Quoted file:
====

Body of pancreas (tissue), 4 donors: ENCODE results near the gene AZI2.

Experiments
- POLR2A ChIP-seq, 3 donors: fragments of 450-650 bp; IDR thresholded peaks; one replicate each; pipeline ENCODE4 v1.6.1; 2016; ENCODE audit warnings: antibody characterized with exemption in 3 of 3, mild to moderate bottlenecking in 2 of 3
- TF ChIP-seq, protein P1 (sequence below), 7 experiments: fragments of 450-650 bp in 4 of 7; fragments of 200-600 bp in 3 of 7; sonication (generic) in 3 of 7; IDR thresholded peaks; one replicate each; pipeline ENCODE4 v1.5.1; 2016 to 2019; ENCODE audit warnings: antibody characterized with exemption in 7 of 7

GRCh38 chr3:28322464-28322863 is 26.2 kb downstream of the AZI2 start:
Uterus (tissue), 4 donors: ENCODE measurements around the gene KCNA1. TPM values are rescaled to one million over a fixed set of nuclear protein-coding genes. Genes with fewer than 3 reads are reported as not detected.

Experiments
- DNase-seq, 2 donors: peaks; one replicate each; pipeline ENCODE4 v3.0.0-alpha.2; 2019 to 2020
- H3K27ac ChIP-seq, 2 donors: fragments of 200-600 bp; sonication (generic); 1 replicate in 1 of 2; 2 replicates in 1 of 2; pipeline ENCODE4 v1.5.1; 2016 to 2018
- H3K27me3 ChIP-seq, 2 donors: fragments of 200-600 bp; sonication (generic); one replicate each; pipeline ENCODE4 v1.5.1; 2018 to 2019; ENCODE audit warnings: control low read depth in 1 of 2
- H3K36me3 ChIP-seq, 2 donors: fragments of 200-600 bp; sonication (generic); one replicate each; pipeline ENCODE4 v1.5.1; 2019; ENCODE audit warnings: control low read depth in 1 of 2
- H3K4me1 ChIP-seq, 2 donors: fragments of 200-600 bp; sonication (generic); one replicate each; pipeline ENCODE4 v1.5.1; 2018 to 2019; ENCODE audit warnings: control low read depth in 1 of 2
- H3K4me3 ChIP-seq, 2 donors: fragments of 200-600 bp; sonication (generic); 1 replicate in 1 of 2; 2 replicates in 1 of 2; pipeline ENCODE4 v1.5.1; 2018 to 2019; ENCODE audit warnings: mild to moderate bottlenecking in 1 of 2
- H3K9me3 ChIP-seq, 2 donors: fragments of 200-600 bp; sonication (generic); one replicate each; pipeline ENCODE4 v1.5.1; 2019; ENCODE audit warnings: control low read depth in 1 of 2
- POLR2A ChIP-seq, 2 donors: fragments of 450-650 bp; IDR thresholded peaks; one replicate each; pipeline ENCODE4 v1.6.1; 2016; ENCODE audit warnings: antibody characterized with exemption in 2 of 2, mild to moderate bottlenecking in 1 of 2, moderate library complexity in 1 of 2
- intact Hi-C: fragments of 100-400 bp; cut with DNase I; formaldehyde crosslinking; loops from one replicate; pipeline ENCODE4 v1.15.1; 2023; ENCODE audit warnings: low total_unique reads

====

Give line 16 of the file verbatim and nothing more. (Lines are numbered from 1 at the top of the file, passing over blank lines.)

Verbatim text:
- intact Hi-C: fragments of 100-400 bp; cut with DNase I; formaldehyde crosslinking; loops from one replicate; pipeline ENCODE4 v1.15.1; 2023; ENCODE audit warnings: low total_unique reads